However, one thing to note, and this is very important is that none of these standard pinions match the gear on the diff. You read that right, all the standard pinion is a .5 module pitch. The diff use a non standard gear pitch. Kyosho made a mistake on the gears on mini-z. Think the reason is Kyosho wanted the diff gear to be small to give more ground clearance, so they used a modified .5 module pitch on the diff for more clearance. That is the reason pinions wear so fast. The gears do not match properly. The HPI gear will last the longest because is made of steel, but the problem is still with the mismatch gear pitch.
Thanks to PN Racing, they came up with pro match pinion gears so the pitch on pro match pinon matches the pitch on the diff gear. PN also has 64 pitch gears. The finer pitch allow for wider range of gear ratio adjustment. Is a no brainer, for a couple dollars, the first thing you should get is the pro match pinion.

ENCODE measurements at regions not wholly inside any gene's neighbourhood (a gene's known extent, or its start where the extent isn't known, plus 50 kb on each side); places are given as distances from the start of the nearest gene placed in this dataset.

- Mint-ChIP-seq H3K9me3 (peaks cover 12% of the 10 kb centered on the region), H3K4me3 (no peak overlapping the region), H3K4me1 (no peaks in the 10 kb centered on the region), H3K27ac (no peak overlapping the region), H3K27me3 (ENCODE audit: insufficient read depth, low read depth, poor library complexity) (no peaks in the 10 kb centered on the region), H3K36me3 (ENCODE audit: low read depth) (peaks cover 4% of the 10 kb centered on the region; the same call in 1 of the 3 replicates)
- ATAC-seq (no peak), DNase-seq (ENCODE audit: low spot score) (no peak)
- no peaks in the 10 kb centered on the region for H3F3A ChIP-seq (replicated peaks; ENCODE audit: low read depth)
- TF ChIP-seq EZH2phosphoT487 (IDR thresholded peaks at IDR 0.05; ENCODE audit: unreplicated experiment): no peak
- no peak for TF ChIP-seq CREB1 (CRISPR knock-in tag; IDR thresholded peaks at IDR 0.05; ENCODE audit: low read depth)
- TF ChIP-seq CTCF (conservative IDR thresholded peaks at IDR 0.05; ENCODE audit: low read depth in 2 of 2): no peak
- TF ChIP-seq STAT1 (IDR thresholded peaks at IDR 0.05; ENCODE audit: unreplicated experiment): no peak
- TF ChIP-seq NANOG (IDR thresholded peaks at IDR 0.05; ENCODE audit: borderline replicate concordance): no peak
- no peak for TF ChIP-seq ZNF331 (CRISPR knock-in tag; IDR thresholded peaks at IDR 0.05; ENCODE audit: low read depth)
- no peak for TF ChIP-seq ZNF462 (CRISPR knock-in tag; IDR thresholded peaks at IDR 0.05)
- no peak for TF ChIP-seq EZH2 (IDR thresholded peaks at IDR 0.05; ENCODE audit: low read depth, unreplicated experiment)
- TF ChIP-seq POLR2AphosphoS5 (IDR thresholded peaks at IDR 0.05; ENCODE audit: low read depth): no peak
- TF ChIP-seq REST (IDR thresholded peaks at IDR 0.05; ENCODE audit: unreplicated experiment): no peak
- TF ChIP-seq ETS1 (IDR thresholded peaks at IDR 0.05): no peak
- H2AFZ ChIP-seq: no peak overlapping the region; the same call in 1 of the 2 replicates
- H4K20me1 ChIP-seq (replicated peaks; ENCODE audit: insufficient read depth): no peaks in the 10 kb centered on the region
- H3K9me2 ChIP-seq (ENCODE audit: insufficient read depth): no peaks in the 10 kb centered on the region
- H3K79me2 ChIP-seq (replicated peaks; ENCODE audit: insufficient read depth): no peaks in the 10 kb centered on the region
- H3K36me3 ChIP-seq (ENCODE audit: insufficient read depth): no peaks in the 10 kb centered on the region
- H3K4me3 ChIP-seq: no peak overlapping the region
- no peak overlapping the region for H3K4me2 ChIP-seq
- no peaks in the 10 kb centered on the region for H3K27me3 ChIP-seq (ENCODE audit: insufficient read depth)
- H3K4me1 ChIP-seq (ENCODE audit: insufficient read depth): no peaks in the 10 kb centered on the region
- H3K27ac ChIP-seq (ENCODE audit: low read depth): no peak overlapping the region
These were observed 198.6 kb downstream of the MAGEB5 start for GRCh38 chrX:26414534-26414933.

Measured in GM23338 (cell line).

For more investment, the PN 64 pitch geat is even better, but if you go with 64 pitch gear, you have to change both the diff gear and the pinion together. The 64 pitch gear only fit a ball diff, so you will need a ball diff for the 64 pitch. The 64 pitch also have a different motor shaft to diff spacing, so the stock plastic motor mount may not have enough adjustment with the plastic shims to achieve the correct gear teeth engagement with certain ratios. In that case, it will be necessary to get an aluminum motor mount also that will allow you to adjust the motor position with 2 screws.